Oh boy has Political Christmas came early this year, recently I was thinking to myself how it has been ages since my last political videogame blog post and as luck would have it when I came home to find that the one of the biggest political parties in the United States, the GOP, more specifically the National Republican Senatorial Committee, just released a videogame to try to sway voters to support the republican candidates for the upcoming midterm elections.
After looking further to the game, Mission Majority, is a pixel styled platformed web browser game. As a fan for these sorts of games starring a pixelated protagonists perfectly dodging unpreferred enemies and pitfalls, I think it is my duty to play, review, and tell you what I think about this game. So lets dig in shall we?
The game starts simple enough at the title screen of some upbeat bit music and a simple pixelated graphic of the game’s mascot, Giopi, telling you the importance of participating the midterm elections and how, with your help, the republicans can retake the US Senate in 2014.
After starting up things starts going down (capitol) hill, real fast. In order to play the game you have to sign up either you email address, your Facebook account, or your Google + account. After going over the controls of using your left right and up arrow keys to move little Giopi around, you are then tasked to collect the various golden keys, “to unlock the Senate and help Republican win the majority” scattered across the stages, while avoiding and jumping the “taxer” and the “Democrat’s Mudslinger”.
If you do jump on the two different sets of enemies you are rewarded with sound files of prominent democrats taken out of context. There is the infamous Obama sound file of him saying, “You did not build that.” but even I had some problem identifying who said which quote and what it had to do with politics, like the sound file of someone talking about how there is ‘no towel service’. At the end of every stage there is a button prompt to try to persuade you to click and join or donate to the Republican movement.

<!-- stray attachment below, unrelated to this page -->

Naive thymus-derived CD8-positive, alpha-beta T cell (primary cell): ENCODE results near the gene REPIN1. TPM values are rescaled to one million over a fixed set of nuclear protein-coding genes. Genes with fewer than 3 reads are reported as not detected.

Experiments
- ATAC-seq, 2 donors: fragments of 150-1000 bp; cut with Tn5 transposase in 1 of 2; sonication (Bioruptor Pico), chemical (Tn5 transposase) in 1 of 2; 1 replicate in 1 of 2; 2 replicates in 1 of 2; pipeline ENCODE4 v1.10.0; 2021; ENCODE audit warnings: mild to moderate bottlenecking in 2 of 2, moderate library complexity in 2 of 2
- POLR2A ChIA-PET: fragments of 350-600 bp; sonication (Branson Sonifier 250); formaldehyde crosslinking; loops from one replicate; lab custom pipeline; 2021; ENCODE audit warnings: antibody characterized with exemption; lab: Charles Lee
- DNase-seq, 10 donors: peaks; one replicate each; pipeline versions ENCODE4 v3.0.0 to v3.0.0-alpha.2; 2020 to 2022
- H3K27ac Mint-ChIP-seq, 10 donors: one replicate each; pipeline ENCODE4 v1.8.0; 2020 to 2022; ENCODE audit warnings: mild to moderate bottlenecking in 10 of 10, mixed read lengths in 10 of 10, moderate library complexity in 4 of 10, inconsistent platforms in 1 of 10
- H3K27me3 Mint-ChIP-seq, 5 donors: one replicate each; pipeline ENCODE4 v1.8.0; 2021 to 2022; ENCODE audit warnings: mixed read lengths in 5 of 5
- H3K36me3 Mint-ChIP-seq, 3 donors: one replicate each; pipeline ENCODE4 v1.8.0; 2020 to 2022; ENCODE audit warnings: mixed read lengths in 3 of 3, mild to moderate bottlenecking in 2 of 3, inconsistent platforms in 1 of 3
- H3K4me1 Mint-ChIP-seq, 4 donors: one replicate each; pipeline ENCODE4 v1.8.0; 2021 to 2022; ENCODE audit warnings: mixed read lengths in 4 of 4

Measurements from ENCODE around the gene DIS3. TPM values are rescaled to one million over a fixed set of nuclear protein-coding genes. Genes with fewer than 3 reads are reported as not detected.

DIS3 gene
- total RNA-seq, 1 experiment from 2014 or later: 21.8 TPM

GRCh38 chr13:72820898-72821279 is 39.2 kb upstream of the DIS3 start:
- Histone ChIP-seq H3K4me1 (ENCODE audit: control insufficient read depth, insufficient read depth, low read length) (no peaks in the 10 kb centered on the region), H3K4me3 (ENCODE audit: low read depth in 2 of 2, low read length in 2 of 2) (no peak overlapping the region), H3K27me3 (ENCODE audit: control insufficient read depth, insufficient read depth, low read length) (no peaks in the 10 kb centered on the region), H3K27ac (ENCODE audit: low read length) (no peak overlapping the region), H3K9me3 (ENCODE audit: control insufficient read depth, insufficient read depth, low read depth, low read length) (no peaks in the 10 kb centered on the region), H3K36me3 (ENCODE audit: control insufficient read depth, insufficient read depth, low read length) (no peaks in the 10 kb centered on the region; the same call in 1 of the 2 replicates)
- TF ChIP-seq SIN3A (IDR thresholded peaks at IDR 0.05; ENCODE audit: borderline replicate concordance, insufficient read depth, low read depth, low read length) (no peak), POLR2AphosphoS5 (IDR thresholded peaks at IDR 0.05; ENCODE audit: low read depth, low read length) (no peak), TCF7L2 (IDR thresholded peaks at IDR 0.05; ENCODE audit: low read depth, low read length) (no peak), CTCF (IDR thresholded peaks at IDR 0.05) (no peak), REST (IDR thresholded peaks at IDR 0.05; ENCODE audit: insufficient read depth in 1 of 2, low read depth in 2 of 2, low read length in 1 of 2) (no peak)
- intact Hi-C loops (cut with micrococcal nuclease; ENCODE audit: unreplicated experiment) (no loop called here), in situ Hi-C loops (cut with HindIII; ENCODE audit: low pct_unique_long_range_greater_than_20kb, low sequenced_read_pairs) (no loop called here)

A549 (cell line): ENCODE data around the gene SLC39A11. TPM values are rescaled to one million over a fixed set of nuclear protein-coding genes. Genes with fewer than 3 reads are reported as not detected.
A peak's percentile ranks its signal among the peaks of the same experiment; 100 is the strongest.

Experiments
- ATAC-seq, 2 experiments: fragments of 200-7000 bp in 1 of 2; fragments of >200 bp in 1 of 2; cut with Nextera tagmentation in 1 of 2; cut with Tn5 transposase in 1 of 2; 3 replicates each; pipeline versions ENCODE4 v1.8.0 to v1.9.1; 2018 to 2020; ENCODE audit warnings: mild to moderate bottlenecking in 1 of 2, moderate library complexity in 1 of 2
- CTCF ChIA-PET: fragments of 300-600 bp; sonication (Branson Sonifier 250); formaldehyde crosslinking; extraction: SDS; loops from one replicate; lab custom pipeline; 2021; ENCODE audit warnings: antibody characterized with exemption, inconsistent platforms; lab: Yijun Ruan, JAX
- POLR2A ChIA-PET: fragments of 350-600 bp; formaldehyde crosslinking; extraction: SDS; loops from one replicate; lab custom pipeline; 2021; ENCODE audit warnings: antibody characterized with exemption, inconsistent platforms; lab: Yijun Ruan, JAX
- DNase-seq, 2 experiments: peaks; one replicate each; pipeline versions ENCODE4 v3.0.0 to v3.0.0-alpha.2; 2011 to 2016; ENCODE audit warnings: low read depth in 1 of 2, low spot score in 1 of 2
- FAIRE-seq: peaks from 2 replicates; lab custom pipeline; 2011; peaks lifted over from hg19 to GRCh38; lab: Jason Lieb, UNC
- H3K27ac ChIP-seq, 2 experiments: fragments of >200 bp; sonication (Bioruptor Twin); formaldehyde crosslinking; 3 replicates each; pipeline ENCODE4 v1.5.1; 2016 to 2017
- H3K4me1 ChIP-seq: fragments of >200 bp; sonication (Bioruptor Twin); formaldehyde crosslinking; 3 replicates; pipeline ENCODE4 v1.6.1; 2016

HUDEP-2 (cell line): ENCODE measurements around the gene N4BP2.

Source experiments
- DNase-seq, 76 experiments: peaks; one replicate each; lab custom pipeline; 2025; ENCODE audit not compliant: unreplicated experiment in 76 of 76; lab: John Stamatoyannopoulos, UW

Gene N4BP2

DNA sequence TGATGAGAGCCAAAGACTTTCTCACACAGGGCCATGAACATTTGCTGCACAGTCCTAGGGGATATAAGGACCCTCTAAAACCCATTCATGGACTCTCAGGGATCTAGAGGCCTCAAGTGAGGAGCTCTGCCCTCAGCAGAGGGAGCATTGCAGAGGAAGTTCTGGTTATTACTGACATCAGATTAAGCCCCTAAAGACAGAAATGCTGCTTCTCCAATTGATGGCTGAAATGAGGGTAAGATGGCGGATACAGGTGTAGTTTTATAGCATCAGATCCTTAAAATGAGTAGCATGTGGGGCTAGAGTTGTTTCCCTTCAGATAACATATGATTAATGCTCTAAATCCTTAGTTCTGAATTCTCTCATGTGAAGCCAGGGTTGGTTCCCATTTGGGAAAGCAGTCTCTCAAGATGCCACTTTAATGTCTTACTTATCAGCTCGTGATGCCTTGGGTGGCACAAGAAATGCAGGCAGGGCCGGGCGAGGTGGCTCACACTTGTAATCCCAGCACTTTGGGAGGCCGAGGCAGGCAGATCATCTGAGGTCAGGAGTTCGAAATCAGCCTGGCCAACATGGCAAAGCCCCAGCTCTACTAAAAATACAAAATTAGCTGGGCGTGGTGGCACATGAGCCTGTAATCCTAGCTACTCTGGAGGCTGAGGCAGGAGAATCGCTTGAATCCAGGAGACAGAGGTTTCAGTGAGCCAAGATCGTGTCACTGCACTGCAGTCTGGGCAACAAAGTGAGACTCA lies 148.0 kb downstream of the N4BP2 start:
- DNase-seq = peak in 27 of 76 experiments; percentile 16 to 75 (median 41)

There are only four levels, the platforms are pretty spread out with very little to do beyond traveling along the one set path the game designer had in mind when creating the game and there is only one music track set to repeat throughout the entire game but worst of all Giopi does not have a jumping animation. Let me repeat that, this platformer game does not have an animation for when the main character jumps around the stage.
I will give Mission Majority credit though you can fail in this game. The game gives you four hearts at the start of each level, there is a timer (set to 9999 seconds) and I did encounter one or two bottomless death pits that will send you to a game over screen and back the start of the stage if you continue.
After it all is said and done what is Mission Majority? My advice, do not play it, no matter how tempting the game is with it’s silly the game play and the premise.
It is a terrible game and I would not be surprised if it was purposefully created to be a bad game just to act as clickbait get the biggest amount of views and plays to score the most email addresses or Facebook accounts to add the their databases. The game plays terribly and is incredibly bias, worst than normal even in today’s US Political environment, painting the political opposition as goombas and terrible pixel monsters without explaining why the GOP does not want the democrats to retain the majority in the senate, besides the terrible ideas of taxes.
I highly doubt that the person was making was trying to motivate and energize the ‘young conservative gamer crowd’, I know that the GOP and all connected committee are better than this, making a flash in the pan flash game for 15 minutes of fame. If the conservatives, or any political party wanted to put sway voters to vote for them by using videogames the process needed to make it would require some hard work and passion for the project, just like proper politics.
Be MOP focuses on the world of videogames with my own reflections about the current news and developments that happens throughout the gaming industry. Updates Mondays, Wednesdays and Fridays